One of the most ambitious proposals in the ARP is to permanently increase the federal minimum wage from the current $7.25 per hour to $15 per hour. The proposal would also repeal over time the subminimum wage for tipped workers, a system that causes increased wage theft and leaves tipped workers vulnerable to customer harassment and abuse. By contrast, tipped workers earn more, on average, in states which currently have no separate tipped minimum wage.
A $15 minimum wage would boost wages for almost one-third of Maine workers (192,000 people) by the end of a six-year phase-in period and would put $900 million in workers’ pockets each year, according to an analysis by the Economic Policy Institute.
Another round of stimulus checks, and other tax refunds
Biden’s plan would issue another round of direct Economic Impact Payments, or stimulus checks. Most Mainers would receive another $1,400 payment in addition to the $600 authorized in December. Importantly, the latest round of payments would be open to adult dependents, who were previously excluded.
The ARP would also temporarily expand two tax credits for low-income Mainers. Parents would be eligible for a larger Child Tax Credit in 2021. The plan would increase the credit for children over six from $2,000 to $3,000 and increase the credit for children five and younger from $2,000 to $3,600. The ARP would make the expanded CTC fully refundable in 2021, meaning a larger tax refund for middle-class families.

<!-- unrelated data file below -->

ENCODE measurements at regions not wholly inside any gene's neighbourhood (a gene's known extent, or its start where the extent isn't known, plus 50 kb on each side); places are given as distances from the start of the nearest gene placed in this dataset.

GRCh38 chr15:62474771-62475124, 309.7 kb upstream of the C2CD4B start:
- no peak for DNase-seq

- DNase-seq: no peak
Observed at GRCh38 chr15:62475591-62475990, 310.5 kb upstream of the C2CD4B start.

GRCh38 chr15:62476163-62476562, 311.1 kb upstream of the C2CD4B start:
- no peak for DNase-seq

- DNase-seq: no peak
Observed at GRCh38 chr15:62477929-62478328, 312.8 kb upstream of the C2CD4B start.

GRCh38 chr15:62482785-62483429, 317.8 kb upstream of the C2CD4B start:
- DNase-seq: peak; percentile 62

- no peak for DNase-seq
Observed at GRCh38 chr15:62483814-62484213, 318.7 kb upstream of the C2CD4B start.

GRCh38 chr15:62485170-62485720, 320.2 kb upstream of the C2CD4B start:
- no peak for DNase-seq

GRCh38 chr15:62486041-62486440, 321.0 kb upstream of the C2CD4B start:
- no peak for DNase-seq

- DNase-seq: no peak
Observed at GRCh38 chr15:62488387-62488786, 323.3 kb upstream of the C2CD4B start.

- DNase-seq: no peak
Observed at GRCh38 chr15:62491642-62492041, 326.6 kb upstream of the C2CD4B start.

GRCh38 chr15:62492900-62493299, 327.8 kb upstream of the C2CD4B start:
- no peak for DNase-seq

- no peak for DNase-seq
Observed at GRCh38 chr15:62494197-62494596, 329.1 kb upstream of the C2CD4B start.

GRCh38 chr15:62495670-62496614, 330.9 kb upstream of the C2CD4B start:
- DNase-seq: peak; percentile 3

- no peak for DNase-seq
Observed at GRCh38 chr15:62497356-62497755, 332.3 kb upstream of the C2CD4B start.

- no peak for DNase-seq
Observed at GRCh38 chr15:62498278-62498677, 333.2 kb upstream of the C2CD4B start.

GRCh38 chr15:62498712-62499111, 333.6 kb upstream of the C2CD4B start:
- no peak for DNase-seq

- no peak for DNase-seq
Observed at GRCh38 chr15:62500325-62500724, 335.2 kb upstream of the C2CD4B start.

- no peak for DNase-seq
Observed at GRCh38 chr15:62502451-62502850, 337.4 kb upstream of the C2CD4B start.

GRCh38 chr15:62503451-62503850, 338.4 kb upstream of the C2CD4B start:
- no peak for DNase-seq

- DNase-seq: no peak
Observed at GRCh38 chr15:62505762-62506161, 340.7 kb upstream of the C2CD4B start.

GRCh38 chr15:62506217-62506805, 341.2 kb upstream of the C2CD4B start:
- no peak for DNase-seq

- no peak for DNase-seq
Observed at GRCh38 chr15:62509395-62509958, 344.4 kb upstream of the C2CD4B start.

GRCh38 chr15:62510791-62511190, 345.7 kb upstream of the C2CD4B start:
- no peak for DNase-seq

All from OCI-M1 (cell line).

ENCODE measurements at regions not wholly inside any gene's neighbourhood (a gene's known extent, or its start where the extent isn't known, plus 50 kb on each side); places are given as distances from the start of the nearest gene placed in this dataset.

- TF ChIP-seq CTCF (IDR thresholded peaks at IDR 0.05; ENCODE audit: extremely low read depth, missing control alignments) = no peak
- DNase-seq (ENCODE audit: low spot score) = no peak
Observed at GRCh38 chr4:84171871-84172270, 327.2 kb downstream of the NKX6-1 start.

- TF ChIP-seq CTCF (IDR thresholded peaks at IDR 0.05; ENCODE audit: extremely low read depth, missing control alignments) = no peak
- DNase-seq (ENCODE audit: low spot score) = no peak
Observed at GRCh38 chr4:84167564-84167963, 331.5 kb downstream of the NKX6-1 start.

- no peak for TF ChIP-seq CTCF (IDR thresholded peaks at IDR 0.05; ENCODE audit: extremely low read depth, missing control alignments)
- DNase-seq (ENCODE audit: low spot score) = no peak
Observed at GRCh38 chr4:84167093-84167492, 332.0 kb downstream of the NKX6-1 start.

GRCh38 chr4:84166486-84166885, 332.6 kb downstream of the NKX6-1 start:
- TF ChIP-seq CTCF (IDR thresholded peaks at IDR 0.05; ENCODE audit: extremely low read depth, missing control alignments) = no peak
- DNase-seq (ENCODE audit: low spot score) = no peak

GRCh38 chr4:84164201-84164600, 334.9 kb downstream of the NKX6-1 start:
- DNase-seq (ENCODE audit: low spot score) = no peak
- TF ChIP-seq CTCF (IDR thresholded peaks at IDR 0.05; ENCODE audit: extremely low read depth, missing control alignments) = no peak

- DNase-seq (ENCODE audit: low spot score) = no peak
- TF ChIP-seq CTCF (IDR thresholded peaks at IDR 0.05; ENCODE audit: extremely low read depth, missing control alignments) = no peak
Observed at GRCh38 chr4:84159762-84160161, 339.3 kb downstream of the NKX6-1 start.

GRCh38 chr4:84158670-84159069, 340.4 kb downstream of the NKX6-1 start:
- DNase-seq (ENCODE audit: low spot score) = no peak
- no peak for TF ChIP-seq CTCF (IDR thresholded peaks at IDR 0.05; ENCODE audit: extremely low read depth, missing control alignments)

Working Mainers without children would benefit from a similar temporary expansion of the Earned Income Tax Credit for 2021. The EITC is a commonsense tax break for adults who work. It is currently worth up to $530 for a working adult without children, and the credit phases out quickly, with nothing available to those earning $16,000 or more. The ARP would increase the EITC for childless individuals to a maximum of $1,500 and expand the eligibility to those earning up to $21,000. Additionally, workers over 65 would be eligible for the first time.
The three major tax refunds in the ARP — the economic impact payments, expanded CTC, and expanded EITC — would deliver $2.3 billion to Mainers, according to the Institute on Taxation and Economic Policy, with the greatest benefit going to the low-income Mainers most vulnerable during the pandemic.
Relief for states and communities